'We're Broke, and Amazon Is Shouting About How Amazing They Are Because of This Raise'

This image was removed due to legal reasons.

Last week, Amazon CEO Jeff Bezos (net worth: $150 billion) boasted about his company’s recent decision to raise its minimum wage to $15 an hour. For some useful perspective on what that means for actual humans, we now bring you the thoughts of a longtime Amazon customer service employee.


This employee wrote to us last week after reading about Bezos’s annual letter to shareholders, in which America’s richest man took a jab at his competitors, challenging them to raise their own wages as well, and wrote, rather beatifically “we decided it was time to lead – to offer wages that went beyond competitive. We did it because it seemed like the right thing to do.”

Amazon—no doubt reading the political mood of the nation—raised its minimum wage to $15 an hour last October, but saved itself some money at the same time by ending its program of stock grants and incentive pay for its lowest-paid workers. Its move came after more than a decade of concerted action by the Fight For 15 movement to make the $15 wage a national issue. For Bezos, the cost of the wage increase could be written off as a PR expense. But for Amazon employees themselves, the takeaway is decidedly mixed.

The following note is from a current Amazon customer service agent (CSA):

I work in customer service on a specialty team. I’ve been here for several years. When the raise happened, they got rid of bonuses and stock grants. (For the stock grants, you were given more the longer you were with Amazon, but you have to wait for them to vest.) Sometimes you might get a small gift card as a pat on the back.

The bonuses were based on numbers. Specifically, the number of YES-es you got on the email survey after a contact. It’s hard to calculate because it was applied to everyone, but different departments do better than others depending on the complexity of the contacts they take. I know of many who relied on those bonuses to make up for income shortfall.

Our employee discount is 10%, until we’ve spent $1,000. So, it’s really only $100 per year total.

Everyone hired new gets the $15 per hour. Those of us who have been here got either an extra $2.50 per hour, or a raise to $16.50 per hour, whichever was higher.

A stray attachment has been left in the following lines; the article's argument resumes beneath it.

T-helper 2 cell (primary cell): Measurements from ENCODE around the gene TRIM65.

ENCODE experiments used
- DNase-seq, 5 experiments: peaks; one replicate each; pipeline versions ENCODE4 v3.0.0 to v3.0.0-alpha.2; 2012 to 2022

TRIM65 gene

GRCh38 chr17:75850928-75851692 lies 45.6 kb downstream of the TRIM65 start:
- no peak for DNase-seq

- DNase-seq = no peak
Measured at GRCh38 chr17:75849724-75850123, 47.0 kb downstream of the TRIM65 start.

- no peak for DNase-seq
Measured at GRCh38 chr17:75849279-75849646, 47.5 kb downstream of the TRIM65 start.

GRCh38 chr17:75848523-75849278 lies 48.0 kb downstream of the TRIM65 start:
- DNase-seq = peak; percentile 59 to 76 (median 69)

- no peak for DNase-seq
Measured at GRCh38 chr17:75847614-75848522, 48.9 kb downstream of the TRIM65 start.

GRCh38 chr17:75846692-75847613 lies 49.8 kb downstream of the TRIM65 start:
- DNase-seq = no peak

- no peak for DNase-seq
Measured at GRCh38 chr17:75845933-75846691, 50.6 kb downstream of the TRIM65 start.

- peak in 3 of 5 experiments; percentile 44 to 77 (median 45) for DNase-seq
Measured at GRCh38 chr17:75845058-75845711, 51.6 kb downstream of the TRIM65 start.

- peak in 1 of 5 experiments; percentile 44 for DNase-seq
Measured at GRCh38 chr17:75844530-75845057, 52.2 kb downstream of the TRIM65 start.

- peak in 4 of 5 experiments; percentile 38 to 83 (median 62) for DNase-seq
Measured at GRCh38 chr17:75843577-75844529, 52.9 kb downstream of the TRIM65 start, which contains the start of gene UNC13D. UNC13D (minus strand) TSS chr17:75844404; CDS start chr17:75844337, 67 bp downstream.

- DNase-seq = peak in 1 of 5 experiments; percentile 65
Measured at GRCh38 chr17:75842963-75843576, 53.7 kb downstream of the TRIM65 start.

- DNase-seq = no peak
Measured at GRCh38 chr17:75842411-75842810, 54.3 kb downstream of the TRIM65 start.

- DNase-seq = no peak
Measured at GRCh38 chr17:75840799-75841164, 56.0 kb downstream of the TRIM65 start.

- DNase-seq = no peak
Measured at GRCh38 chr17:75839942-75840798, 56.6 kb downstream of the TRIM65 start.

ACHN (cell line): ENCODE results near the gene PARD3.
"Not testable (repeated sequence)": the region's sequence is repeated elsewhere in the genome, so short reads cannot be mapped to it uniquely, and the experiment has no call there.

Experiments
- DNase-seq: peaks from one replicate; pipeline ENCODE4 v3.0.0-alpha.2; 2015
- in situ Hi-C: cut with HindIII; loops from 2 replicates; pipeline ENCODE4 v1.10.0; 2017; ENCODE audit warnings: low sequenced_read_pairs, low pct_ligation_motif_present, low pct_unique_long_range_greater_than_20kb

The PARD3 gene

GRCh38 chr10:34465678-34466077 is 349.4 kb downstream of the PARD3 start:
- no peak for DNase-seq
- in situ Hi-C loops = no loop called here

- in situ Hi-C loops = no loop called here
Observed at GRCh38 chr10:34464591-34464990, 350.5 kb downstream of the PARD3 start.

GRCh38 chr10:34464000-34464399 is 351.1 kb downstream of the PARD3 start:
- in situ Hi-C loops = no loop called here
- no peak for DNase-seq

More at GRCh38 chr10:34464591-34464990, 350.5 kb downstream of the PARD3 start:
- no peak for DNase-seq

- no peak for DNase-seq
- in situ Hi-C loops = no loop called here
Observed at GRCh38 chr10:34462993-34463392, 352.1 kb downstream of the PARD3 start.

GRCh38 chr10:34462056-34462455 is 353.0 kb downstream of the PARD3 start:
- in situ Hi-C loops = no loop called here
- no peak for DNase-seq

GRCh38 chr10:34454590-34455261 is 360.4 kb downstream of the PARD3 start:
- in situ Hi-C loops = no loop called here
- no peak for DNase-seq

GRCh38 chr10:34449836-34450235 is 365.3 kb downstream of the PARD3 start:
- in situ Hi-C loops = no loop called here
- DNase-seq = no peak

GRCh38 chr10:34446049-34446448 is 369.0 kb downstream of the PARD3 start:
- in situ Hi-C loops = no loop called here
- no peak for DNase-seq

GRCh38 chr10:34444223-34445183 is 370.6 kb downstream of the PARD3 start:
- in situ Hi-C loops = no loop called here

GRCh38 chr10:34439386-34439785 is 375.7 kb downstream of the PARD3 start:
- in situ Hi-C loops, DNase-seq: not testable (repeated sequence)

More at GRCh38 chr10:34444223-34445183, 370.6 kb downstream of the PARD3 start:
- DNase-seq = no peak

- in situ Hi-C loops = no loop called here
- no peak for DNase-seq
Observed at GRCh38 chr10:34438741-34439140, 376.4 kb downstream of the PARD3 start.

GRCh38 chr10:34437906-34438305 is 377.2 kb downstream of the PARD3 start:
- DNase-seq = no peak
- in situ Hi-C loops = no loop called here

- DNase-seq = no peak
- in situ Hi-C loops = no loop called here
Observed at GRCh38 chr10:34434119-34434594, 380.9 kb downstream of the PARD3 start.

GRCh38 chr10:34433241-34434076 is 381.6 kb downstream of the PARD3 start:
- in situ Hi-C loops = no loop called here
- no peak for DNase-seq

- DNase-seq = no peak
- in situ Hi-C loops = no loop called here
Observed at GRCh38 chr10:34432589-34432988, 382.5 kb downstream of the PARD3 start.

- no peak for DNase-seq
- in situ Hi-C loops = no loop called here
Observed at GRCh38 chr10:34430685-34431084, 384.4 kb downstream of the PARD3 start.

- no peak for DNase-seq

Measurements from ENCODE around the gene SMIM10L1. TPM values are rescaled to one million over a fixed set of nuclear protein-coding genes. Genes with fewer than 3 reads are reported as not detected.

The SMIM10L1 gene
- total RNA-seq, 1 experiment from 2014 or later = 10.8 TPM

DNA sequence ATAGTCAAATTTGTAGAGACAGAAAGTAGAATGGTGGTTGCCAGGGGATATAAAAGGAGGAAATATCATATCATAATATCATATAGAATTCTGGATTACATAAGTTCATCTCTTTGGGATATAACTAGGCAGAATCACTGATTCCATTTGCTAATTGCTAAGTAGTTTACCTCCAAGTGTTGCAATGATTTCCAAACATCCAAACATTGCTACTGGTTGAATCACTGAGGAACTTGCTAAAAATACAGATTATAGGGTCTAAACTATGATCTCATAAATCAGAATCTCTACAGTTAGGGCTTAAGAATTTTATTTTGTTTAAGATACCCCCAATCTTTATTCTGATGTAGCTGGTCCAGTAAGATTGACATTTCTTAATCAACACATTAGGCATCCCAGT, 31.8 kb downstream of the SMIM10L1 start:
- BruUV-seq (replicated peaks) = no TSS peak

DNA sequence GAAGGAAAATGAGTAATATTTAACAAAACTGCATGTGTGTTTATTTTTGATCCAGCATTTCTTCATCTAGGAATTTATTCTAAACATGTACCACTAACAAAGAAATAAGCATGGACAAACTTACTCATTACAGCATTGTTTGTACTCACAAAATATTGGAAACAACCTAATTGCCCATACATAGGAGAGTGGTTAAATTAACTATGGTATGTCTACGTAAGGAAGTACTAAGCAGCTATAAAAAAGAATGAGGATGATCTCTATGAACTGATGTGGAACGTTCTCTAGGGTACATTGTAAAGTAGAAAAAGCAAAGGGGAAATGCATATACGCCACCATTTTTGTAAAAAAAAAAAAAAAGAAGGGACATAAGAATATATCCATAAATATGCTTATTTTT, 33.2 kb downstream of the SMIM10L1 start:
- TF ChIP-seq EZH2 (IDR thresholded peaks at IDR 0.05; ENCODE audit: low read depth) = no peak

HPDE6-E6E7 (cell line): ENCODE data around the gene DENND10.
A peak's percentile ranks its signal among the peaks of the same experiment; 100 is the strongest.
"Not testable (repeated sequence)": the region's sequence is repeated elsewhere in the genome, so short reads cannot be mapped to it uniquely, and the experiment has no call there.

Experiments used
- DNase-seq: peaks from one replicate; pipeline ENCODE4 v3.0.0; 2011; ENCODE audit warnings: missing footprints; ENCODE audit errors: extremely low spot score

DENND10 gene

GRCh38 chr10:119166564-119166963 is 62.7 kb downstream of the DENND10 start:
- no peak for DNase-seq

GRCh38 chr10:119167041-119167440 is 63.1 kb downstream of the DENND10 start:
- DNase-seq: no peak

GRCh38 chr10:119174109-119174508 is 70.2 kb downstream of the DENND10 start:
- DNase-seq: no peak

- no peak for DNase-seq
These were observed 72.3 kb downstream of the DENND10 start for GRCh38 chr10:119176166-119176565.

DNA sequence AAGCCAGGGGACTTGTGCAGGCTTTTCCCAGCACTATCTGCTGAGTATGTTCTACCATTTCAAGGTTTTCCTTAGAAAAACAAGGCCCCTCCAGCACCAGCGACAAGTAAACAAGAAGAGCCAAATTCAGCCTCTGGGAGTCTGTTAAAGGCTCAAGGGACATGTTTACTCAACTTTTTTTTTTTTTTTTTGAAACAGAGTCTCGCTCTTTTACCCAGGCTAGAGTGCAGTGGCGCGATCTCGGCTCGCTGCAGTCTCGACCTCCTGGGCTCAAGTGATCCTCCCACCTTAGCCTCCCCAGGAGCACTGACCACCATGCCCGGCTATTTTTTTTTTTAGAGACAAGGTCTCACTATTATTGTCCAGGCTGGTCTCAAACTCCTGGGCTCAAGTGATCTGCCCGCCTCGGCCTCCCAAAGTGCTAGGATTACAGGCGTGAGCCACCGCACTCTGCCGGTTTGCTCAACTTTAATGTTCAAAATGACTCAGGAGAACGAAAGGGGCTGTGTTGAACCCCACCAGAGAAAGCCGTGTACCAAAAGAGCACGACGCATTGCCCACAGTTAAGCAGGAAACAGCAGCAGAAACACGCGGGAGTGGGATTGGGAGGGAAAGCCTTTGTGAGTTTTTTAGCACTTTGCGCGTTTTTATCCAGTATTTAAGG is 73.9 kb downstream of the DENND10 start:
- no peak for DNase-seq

We have no idea what our new income cap is. There has been no mention of our twice-annual merit increase of .25 per hour.

When the raise kicked in, I was earning more than $2.50 over my starting pay. I feel they should have given me the same amount over the new starting pay. They did not.

The $16.50 I now make means I can’t get food stamps anymore, but the new pay isn’t really enough to make up the difference.

My department takes difficult calls all day. We are often slammed with back-to-back contacts because Amazon is getting crazy about productivity and starting to treat reps like robots. We’re tired. We’re broke, and Amazon is shouting about how amazing they are because of this raise. It’s hard to watch.

So, no bonuses, no stocks, pitiful discount, extra workload with very little or no time between calls, a raise that really wasn’t, and no idea if we will ever be able to make more than what we do now. I don’t want to seem greedy but we get screamed at by people who really DO expect their orders in two days no matter what. We also get perverts who call because they know we have to be polite (Though, we can hang up.) Then there are the freebie abusers who call demanding compensation for their distress.

We are timed on EVERYTHING. We are way more restricted in what we do than people who work in an office.

Yes, I work from home, but I can’t pay my bills with that. It wasn’t always horrible. I really used to like my job, but the last few years things have really changed. The problem is I NEED my job.

We get 6 paid holidays per year, chances are we WILL have to work on all of them. While it means extra money in overtime, I would rather have time off with my family. I haven’t had a full holiday off in years. You haven’t lived until you’ve taken an angry call on Christmas morning.

If you are an Amazon employee who would like to share your experience working there, email me.